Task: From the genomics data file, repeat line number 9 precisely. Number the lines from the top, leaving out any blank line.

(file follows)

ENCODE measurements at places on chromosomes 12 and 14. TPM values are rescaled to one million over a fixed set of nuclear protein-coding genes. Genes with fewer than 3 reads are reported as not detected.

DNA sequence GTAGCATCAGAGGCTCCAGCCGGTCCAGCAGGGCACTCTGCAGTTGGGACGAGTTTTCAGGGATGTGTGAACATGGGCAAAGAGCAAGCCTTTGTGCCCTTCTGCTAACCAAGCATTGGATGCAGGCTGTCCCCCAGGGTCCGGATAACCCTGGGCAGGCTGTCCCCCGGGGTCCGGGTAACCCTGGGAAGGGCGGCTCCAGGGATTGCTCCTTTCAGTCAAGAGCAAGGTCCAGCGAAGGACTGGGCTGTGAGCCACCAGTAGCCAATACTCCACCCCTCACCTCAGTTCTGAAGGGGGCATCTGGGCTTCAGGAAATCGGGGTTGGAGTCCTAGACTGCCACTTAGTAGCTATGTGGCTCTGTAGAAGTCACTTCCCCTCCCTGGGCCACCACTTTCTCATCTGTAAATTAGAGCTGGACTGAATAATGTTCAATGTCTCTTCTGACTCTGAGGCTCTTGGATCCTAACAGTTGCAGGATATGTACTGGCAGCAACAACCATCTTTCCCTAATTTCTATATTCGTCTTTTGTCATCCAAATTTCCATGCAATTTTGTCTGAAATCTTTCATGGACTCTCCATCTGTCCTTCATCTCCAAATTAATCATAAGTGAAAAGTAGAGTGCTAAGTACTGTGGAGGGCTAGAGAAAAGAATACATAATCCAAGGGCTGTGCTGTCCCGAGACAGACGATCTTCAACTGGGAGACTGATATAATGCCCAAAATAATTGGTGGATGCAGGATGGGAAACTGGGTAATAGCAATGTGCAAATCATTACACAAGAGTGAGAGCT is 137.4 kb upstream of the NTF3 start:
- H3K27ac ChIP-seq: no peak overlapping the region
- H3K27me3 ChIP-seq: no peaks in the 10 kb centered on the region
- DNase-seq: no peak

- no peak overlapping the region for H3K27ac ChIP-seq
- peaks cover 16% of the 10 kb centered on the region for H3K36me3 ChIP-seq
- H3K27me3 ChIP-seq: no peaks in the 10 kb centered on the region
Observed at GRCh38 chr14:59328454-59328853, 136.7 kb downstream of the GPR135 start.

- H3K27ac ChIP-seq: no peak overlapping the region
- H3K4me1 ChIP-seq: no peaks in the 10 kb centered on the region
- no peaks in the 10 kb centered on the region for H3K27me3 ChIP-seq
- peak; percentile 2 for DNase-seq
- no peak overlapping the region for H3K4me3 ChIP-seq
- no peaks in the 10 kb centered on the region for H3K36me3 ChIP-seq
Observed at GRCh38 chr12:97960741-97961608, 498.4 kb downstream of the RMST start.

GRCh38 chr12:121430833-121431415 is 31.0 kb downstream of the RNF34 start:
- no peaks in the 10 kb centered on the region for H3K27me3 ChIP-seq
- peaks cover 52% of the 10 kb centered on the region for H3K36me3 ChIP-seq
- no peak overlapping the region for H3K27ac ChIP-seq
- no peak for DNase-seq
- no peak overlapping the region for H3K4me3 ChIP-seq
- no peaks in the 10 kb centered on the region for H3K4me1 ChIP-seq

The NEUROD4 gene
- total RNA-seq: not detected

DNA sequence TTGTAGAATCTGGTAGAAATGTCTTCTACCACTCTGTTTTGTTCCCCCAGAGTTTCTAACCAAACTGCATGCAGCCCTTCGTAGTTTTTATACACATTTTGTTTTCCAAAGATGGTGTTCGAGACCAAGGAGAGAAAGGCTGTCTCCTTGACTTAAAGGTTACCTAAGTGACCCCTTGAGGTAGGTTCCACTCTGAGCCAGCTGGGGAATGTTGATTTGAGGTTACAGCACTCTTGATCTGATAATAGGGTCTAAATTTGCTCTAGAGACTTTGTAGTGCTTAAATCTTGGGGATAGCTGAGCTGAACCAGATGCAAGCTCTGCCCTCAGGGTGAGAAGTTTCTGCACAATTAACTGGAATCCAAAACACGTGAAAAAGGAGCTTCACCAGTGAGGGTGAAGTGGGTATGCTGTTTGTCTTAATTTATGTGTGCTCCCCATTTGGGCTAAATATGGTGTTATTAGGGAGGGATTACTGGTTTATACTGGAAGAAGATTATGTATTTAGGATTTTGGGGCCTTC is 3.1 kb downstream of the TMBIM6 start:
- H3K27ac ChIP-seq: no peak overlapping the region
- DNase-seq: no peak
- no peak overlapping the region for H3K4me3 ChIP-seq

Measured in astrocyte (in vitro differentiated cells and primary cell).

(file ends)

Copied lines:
Observed at GRCh38 chr14:59328454-59328853, 136.7 kb downstream of the GPR135 start.